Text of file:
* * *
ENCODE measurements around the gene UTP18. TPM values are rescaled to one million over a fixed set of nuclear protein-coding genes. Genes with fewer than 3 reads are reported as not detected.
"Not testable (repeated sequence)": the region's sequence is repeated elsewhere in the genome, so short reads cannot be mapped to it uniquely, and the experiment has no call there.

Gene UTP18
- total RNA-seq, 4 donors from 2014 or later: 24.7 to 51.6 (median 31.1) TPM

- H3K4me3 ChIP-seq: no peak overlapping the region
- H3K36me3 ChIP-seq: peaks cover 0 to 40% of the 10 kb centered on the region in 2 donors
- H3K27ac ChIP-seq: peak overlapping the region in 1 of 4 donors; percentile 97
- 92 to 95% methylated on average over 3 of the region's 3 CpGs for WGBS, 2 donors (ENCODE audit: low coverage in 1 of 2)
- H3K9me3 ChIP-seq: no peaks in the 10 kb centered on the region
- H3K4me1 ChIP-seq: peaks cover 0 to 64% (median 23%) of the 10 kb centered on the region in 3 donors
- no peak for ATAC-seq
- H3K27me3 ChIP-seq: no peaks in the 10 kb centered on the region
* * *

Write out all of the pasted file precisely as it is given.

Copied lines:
ENCODE measurements around the gene UTP18. TPM values are rescaled to one million over a fixed set of nuclear protein-coding genes. Genes with fewer than 3 reads are reported as not detected.
"Not testable (repeated sequence)": the region's sequence is repeated elsewhere in the genome, so short reads cannot be mapped to it uniquely, and the experiment has no call there.

Gene UTP18
- total RNA-seq, 4 donors from 2014 or later: 24.7 to 51.6 (median 31.1) TPM

- H3K4me3 ChIP-seq: no peak overlapping the region
- H3K36me3 ChIP-seq: peaks cover 0 to 40% of the 10 kb centered on the region in 2 donors
- H3K27ac ChIP-seq: peak overlapping the region in 1 of 4 donors; percentile 97
- 92 to 95% methylated on average over 3 of the region's 3 CpGs for WGBS, 2 donors (ENCODE audit: low coverage in 1 of 2)
- H3K9me3 ChIP-seq: no peaks in the 10 kb centered on the region
- H3K4me1 ChIP-seq: peaks cover 0 to 64% (median 23%) of the 10 kb centered on the region in 3 donors
- no peak for ATAC-seq
- H3K27me3 ChIP-seq: no peaks in the 10 kb centered on the region